Combine Annuals and Perennials this Spring

Have you ever planted a rainbow? The colors you see in the sky after a rain are fleeting, but the hues in your garden can reflect their beauty for entire seasons, even years. A combination of annuals and perennails timed to bloom in tandem and at intervals year-round, can transform your garden into an ever-changing display of color. The array of flowers available to gardeners now is greater than ever.

Annuals which come in all colors of the spectrum, provide brilliant temporary color and last for one or two seasons. You can plant them from seed, but they're also available as "instant color" transplants at your local Home & Garden Showplace. Use annuals to fill beds, borders or containers with color. Warm-season annuals such as marigolds, impatiens and zinnias are adapted to bloom even during the hottest weather. When temperatures start falling, choose from cool-season flowers such as pansies and snapdragons. Annuals are a great way to brighten up shady corners, accent sunny parts of the landscape, and tie one area to the next with a progression of color.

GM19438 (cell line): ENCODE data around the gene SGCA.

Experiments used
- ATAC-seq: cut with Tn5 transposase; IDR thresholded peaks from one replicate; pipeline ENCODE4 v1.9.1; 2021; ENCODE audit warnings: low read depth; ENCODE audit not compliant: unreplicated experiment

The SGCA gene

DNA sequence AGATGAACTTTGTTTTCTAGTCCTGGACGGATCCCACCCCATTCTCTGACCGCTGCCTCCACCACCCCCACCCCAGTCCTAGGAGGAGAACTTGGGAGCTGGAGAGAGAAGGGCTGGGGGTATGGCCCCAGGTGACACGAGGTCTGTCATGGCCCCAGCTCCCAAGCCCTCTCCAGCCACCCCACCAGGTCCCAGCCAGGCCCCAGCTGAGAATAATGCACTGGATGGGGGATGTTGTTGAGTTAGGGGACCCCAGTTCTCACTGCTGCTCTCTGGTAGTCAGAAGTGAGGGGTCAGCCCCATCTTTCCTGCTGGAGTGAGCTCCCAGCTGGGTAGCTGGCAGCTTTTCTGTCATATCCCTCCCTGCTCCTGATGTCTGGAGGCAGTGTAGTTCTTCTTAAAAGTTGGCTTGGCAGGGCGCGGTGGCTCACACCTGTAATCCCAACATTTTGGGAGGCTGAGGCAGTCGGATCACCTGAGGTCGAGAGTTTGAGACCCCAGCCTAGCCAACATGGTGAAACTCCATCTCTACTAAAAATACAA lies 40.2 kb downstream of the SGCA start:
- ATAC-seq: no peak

Perennials continue to grow and produce blooms for many years to come without reseeding or replanting. With a little advance planning, you can create a perennial garden that has some special surprises at all times of the year. Although some perennials are evergreen, most survive by storing food reserves in roots, tubers or bulbs. They're perfect for low-maintenance gardens where they can be planted once and left to grow for years to come. Perennials such as coneflowers, phlox and black-eyed susans can be the framework of a colorful garden, and they're good companions for their showier annual counterparts.

This article originated at gardenplace.com, brought to you by Home and Garden Showplace, and was reprinted on this site with their permission. Click here to view the original article.